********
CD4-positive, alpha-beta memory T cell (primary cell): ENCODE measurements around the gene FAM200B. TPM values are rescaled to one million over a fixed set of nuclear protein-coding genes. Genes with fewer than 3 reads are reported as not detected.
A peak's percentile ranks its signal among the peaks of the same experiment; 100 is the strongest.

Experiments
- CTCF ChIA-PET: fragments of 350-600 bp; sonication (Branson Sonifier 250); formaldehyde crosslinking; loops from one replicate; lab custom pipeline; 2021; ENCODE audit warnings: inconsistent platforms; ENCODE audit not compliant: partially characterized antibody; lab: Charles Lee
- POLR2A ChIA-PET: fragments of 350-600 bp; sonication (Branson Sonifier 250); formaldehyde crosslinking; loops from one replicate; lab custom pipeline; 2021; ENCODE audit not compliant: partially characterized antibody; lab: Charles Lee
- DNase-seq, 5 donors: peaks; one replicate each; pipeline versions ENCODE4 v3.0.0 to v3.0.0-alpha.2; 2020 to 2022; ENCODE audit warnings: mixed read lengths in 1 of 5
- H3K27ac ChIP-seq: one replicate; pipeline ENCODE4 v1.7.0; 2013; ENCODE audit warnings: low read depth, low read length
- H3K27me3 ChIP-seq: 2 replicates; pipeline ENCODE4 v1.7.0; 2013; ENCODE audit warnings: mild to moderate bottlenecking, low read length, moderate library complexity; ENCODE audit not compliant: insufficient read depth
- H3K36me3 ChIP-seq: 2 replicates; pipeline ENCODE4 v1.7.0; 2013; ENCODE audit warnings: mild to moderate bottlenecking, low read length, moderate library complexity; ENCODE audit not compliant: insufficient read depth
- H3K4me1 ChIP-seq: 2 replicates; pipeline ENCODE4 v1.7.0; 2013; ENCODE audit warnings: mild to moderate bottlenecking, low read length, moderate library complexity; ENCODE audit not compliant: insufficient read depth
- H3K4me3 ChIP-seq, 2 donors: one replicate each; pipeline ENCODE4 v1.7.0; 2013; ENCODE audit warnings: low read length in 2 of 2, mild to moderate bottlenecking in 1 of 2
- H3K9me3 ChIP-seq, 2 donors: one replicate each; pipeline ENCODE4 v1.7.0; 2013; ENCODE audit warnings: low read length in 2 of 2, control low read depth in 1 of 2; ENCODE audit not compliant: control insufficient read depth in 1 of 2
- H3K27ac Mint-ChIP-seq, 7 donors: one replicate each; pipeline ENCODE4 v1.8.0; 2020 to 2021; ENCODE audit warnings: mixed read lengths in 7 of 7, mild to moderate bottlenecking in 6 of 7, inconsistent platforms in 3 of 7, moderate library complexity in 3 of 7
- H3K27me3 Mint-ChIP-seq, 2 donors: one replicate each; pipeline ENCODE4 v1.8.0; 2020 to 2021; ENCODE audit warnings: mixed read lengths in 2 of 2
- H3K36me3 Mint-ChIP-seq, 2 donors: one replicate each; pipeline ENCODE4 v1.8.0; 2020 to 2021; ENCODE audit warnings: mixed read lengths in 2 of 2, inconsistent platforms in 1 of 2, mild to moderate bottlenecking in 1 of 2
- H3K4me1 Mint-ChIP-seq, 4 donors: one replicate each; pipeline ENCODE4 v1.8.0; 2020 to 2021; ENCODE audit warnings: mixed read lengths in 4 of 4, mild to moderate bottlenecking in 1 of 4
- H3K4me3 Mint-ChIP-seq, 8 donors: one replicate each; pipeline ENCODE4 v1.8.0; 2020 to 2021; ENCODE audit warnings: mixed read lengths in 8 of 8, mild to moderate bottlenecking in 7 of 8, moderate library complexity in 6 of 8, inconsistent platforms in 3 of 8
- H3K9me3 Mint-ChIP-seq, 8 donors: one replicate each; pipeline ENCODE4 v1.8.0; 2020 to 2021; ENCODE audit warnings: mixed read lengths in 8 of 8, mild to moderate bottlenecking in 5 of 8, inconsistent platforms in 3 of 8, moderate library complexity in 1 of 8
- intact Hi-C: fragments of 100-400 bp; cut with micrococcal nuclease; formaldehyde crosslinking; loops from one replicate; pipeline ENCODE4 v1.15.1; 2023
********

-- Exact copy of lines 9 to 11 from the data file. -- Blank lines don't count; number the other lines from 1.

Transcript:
- H3K36me3 ChIP-seq: 2 replicates; pipeline ENCODE4 v1.7.0; 2013; ENCODE audit warnings: mild to moderate bottlenecking, low read length, moderate library complexity; ENCODE audit not compliant: insufficient read depth
- H3K4me1 ChIP-seq: 2 replicates; pipeline ENCODE4 v1.7.0; 2013; ENCODE audit warnings: mild to moderate bottlenecking, low read length, moderate library complexity; ENCODE audit not compliant: insufficient read depth
- H3K4me3 ChIP-seq, 2 donors: one replicate each; pipeline ENCODE4 v1.7.0; 2013; ENCODE audit warnings: low read length in 2 of 2, mild to moderate bottlenecking in 1 of 2